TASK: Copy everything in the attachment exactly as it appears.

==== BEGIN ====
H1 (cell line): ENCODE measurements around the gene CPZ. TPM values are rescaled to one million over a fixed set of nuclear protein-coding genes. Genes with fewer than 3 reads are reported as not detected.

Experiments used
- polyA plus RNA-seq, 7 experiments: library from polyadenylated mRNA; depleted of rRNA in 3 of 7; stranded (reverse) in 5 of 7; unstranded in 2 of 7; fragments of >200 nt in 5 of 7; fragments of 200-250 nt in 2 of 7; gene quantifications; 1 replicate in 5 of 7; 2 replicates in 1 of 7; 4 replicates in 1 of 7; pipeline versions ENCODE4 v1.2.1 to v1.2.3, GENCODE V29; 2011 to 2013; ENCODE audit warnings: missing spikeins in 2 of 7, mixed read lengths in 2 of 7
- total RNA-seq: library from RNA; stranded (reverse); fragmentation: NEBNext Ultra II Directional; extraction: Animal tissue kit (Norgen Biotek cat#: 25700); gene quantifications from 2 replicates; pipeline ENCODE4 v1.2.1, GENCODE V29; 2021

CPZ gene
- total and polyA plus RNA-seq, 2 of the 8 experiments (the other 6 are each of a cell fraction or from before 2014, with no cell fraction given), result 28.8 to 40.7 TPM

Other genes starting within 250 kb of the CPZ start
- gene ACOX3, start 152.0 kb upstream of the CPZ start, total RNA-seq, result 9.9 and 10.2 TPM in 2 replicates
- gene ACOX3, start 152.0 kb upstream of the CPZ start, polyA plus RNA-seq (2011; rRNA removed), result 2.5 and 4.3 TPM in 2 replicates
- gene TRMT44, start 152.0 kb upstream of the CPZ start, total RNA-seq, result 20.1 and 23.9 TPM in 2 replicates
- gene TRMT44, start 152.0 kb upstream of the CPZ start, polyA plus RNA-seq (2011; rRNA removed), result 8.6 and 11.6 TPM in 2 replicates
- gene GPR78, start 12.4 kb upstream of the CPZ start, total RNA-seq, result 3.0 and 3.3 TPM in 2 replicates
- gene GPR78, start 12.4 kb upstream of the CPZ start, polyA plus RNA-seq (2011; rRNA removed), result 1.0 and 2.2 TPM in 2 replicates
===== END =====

H1 (cell line): ENCODE measurements around the gene CPZ. TPM values are rescaled to one million over a fixed set of nuclear protein-coding genes. Genes with fewer than 3 reads are reported as not detected.

Experiments used
- polyA plus RNA-seq, 7 experiments: library from polyadenylated mRNA; depleted of rRNA in 3 of 7; stranded (reverse) in 5 of 7; unstranded in 2 of 7; fragments of >200 nt in 5 of 7; fragments of 200-250 nt in 2 of 7; gene quantifications; 1 replicate in 5 of 7; 2 replicates in 1 of 7; 4 replicates in 1 of 7; pipeline versions ENCODE4 v1.2.1 to v1.2.3, GENCODE V29; 2011 to 2013; ENCODE audit warnings: missing spikeins in 2 of 7, mixed read lengths in 2 of 7
- total RNA-seq: library from RNA; stranded (reverse); fragmentation: NEBNext Ultra II Directional; extraction: Animal tissue kit (Norgen Biotek cat#: 25700); gene quantifications from 2 replicates; pipeline ENCODE4 v1.2.1, GENCODE V29; 2021

CPZ gene
- total and polyA plus RNA-seq, 2 of the 8 experiments (the other 6 are each of a cell fraction or from before 2014, with no cell fraction given), result 28.8 to 40.7 TPM

Other genes starting within 250 kb of the CPZ start
- gene ACOX3, start 152.0 kb upstream of the CPZ start, total RNA-seq, result 9.9 and 10.2 TPM in 2 replicates
- gene ACOX3, start 152.0 kb upstream of the CPZ start, polyA plus RNA-seq (2011; rRNA removed), result 2.5 and 4.3 TPM in 2 replicates
- gene TRMT44, start 152.0 kb upstream of the CPZ start, total RNA-seq, result 20.1 and 23.9 TPM in 2 replicates
- gene TRMT44, start 152.0 kb upstream of the CPZ start, polyA plus RNA-seq (2011; rRNA removed), result 8.6 and 11.6 TPM in 2 replicates
- gene GPR78, start 12.4 kb upstream of the CPZ start, total RNA-seq, result 3.0 and 3.3 TPM in 2 replicates
- gene GPR78, start 12.4 kb upstream of the CPZ start, polyA plus RNA-seq (2011; rRNA removed), result 1.0 and 2.2 TPM in 2 replicates